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Old 29th November 2007, 03:49 PM   #1
abpea is offline abpea  United States
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Default Signal Generator Advice Needed

I'm looking for a signal generator to use with my scope to help me troubleshoot amps and other audio gear. Would this signal generator be a good one to use for audio purposes:

Ebay Signal Generator

There are a ton of these for sale on Ebay but I'm not sure if it's what I need or not.

Thanks for your help -
Bruce
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Old 29th November 2007, 04:20 PM   #2
AndrewT is offline AndrewT  Scotland
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Hi,
that would do for much of our amateur audio testing.
The <2% sinewave distortion is a little higher than some claim, but most do not get much lower than 1%.
Check for output and load impedance. It can vary from 50r to 2k.
Probably the lower impedances allow more flexibility. But you must load the output correctly.

I am toying with the idea of building a low distortion fixed frequency sinewave generator (<0.01% or <0.001%??) for distortion testing, but don't yet know if that is sensible.

If you can find an affordable one with some kind of input to gate the signal and for AM/FM modulation and/or sweeping, then even better, once you learn how to use these extra facilities, (I don't).

And that bench DMM 20,000 count looks pretty good for $99.
Mine is only slightly better and it cost me double that second hand.
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Old 8th December 2007, 10:46 AM   #3
d3imlay is offline d3imlay  United States
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The item on ebay is a function generator. It likely starts with a square wave and has a sine shaping circuit. hence the high distortion.

Linear Technology had an app note in the 80's on designing a low distortion generator. It's an excellent article and even talks about the original designers concepts. The designers names were Hewlett & Packard and this was there first product. I built up and updated version from the article that uses 1 opamp, a light bulb and a couple resistors/caps. Works great.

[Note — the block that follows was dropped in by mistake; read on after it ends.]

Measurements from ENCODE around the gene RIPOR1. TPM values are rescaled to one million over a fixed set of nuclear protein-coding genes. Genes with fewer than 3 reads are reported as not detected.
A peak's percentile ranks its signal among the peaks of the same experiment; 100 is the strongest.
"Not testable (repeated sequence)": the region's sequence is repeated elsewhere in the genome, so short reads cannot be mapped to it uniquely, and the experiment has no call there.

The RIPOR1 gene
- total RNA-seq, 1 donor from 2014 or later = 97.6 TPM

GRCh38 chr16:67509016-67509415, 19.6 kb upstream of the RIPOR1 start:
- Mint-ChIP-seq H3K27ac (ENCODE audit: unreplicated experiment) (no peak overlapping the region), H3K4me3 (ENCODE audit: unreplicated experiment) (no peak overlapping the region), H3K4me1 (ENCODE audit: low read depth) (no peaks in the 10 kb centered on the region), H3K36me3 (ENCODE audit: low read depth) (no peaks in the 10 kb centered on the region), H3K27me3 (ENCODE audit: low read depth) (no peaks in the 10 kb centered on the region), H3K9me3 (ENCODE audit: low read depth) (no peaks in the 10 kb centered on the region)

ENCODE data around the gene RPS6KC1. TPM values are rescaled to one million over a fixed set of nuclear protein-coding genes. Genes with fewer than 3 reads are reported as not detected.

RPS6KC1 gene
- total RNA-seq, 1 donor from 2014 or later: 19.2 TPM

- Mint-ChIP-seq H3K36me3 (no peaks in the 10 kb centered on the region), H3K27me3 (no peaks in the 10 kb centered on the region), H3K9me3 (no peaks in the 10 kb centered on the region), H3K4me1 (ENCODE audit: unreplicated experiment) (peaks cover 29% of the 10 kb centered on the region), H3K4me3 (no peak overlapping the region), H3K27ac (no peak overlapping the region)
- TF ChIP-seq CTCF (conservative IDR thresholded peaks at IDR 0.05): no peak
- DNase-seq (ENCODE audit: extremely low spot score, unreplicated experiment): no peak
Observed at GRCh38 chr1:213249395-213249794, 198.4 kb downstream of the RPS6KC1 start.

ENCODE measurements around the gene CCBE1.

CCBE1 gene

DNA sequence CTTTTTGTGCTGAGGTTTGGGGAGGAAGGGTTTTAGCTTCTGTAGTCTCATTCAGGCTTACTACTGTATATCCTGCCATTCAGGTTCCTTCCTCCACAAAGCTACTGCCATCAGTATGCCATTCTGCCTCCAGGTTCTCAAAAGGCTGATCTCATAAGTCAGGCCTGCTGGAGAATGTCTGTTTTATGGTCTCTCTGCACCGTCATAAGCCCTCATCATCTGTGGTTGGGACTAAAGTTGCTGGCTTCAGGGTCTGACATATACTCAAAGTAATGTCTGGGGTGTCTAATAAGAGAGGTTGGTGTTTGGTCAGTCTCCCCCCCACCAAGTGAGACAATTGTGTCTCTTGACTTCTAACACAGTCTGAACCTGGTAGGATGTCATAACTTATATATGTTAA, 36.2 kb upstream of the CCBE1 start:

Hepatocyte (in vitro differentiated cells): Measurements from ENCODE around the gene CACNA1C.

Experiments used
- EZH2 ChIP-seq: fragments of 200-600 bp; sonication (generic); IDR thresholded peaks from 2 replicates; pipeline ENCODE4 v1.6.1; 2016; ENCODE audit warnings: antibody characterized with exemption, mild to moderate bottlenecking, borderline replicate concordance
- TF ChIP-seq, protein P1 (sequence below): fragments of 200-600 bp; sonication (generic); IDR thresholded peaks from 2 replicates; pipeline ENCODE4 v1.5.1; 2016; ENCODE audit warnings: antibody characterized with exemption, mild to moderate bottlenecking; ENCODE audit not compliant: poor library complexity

If you want something already built, get an HP 204 off of ebay, usually dirt cheap. The 200 is the original HP tubed oscillator.
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Old 8th December 2007, 01:03 PM   #4
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Quote:
Originally posted by d3imlay
The item on ebay is a function generator. It likely starts with a square wave and has a sine shaping circuit. hence the high distortion.

Linear Technology had an app note in the 80's on designing a low distortion generator. It's an excellent article and even talks about the original designers concepts. The designers names were Hewlett & Packard and this was there first product. I built up and updated version from the article that uses 1 opamp, a light bulb and a couple resistors/caps. Works great.

If you want something already built, get an HP 204 off of ebay, usually dirt cheap. The 200 is the original HP tubed oscillator.
I believe that the Linear Tech application note 43 "Bridge Circuits" is the item to which you refer.

You can get a Heath IG18 on EBay for around $20. There is meter amplifier circuit on the web which eliminates the ugly rectifier circuit which Heath used -- with this in place the device will yield THD in the low 0.01%'s. If you better the power supply you can knock this down a bit.

Bob Cordell has the article which he wrote in 1980 on his website -- if you want to roll your own state variable oscillator he describes will do as well as the Tektronix SG505 -- it's pretty much the same circuit.

Lastly, don't knock the square wave oscillator -- you can use the Linear Technology or Maxim switched capacitor low pass filters to get performance in the 0.001%'s Here's a PDF from Maxim:

http://pdfserv.maxim-ic.com/en/an/AN2081.pdf
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Old 8th December 2007, 01:18 PM   #5
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The Bob Cordell and the Linear Technology circuits are both great designs, but both are very difficult to DIY as some of the parts and switches are hard to source. What I would use for troubleshooting is a battery powered "CD" player. You can download or create any test tone you need.
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Old 8th December 2007, 02:26 PM   #6
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That's really basic, and since they included the readouts, I have to wonder how much quality went into the actual circuitry. OTOH, the price is reasonable. I had a similar Fordham or something, but it also had sweep capabilities. Sold it and now use a used Wavetek. There are many used Waveteks for not much more money, that have more features, wider bandwidth, and better performance. The portable CD player idea also has a lot of merit, as you can use the PC to record any waveforms you want, including arbitrary waveforms. The downside is you're limited to 20khz, and the associated rise and fall times- pretty slow for circuit work.
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